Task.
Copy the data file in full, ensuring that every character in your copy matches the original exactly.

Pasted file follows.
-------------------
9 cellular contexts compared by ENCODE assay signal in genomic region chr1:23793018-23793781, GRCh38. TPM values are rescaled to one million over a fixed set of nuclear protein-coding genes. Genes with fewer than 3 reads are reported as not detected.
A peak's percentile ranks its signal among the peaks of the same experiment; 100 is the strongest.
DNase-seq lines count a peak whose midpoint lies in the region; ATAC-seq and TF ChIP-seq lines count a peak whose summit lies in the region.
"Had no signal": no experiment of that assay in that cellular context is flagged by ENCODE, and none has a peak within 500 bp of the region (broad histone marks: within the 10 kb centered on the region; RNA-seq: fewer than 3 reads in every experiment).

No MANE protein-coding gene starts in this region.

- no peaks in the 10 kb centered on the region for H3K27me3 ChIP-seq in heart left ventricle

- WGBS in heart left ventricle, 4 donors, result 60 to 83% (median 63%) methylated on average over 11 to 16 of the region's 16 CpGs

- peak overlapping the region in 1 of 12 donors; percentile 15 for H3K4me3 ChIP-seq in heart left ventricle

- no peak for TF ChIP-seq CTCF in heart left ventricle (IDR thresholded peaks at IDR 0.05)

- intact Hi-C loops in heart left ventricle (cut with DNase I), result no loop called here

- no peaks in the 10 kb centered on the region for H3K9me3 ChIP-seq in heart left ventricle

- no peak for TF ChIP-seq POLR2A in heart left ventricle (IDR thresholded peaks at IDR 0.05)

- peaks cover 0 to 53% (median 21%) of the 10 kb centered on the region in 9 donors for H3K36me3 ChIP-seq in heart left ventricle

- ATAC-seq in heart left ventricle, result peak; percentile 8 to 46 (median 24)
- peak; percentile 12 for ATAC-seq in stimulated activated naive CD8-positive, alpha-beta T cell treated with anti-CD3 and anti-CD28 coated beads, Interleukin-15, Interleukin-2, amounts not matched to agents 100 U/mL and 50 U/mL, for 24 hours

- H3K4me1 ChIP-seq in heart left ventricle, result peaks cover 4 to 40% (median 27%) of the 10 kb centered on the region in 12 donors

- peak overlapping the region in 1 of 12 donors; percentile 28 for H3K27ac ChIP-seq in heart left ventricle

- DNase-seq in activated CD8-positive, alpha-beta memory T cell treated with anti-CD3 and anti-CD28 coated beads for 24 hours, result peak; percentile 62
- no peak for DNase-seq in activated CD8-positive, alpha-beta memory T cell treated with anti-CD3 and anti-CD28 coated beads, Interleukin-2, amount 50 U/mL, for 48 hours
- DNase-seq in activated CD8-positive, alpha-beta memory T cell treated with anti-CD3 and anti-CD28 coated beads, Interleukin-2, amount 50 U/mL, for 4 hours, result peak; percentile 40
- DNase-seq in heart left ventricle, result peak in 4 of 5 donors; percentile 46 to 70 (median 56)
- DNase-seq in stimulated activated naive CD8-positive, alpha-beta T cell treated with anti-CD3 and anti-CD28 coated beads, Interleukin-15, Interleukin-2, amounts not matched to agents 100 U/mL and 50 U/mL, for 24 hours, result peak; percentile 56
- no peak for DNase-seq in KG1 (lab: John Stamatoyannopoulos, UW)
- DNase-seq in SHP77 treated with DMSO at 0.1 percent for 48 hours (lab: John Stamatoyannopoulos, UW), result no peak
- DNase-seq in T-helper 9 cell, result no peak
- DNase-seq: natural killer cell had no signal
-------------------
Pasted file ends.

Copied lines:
9 cellular contexts compared by ENCODE assay signal in genomic region chr1:23793018-23793781, GRCh38. TPM values are rescaled to one million over a fixed set of nuclear protein-coding genes. Genes with fewer than 3 reads are reported as not detected.
A peak's percentile ranks its signal among the peaks of the same experiment; 100 is the strongest.
DNase-seq lines count a peak whose midpoint lies in the region; ATAC-seq and TF ChIP-seq lines count a peak whose summit lies in the region.
"Had no signal": no experiment of that assay in that cellular context is flagged by ENCODE, and none has a peak within 500 bp of the region (broad histone marks: within the 10 kb centered on the region; RNA-seq: fewer than 3 reads in every experiment).

No MANE protein-coding gene starts in this region.

- no peaks in the 10 kb centered on the region for H3K27me3 ChIP-seq in heart left ventricle

- WGBS in heart left ventricle, 4 donors, result 60 to 83% (median 63%) methylated on average over 11 to 16 of the region's 16 CpGs

- peak overlapping the region in 1 of 12 donors; percentile 15 for H3K4me3 ChIP-seq in heart left ventricle

- no peak for TF ChIP-seq CTCF in heart left ventricle (IDR thresholded peaks at IDR 0.05)

- intact Hi-C loops in heart left ventricle (cut with DNase I), result no loop called here

- no peaks in the 10 kb centered on the region for H3K9me3 ChIP-seq in heart left ventricle

- no peak for TF ChIP-seq POLR2A in heart left ventricle (IDR thresholded peaks at IDR 0.05)

- peaks cover 0 to 53% (median 21%) of the 10 kb centered on the region in 9 donors for H3K36me3 ChIP-seq in heart left ventricle

- ATAC-seq in heart left ventricle, result peak; percentile 8 to 46 (median 24)
- peak; percentile 12 for ATAC-seq in stimulated activated naive CD8-positive, alpha-beta T cell treated with anti-CD3 and anti-CD28 coated beads, Interleukin-15, Interleukin-2, amounts not matched to agents 100 U/mL and 50 U/mL, for 24 hours

- H3K4me1 ChIP-seq in heart left ventricle, result peaks cover 4 to 40% (median 27%) of the 10 kb centered on the region in 12 donors

- peak overlapping the region in 1 of 12 donors; percentile 28 for H3K27ac ChIP-seq in heart left ventricle

- DNase-seq in activated CD8-positive, alpha-beta memory T cell treated with anti-CD3 and anti-CD28 coated beads for 24 hours, result peak; percentile 62
- no peak for DNase-seq in activated CD8-positive, alpha-beta memory T cell treated with anti-CD3 and anti-CD28 coated beads, Interleukin-2, amount 50 U/mL, for 48 hours
- DNase-seq in activated CD8-positive, alpha-beta memory T cell treated with anti-CD3 and anti-CD28 coated beads, Interleukin-2, amount 50 U/mL, for 4 hours, result peak; percentile 40
- DNase-seq in heart left ventricle, result peak in 4 of 5 donors; percentile 46 to 70 (median 56)
- DNase-seq in stimulated activated naive CD8-positive, alpha-beta T cell treated with anti-CD3 and anti-CD28 coated beads, Interleukin-15, Interleukin-2, amounts not matched to agents 100 U/mL and 50 U/mL, for 24 hours, result peak; percentile 56
- no peak for DNase-seq in KG1 (lab: John Stamatoyannopoulos, UW)
- DNase-seq in SHP77 treated with DMSO at 0.1 percent for 48 hours (lab: John Stamatoyannopoulos, UW), result no peak
- DNase-seq in T-helper 9 cell, result no peak
- DNase-seq: natural killer cell had no signal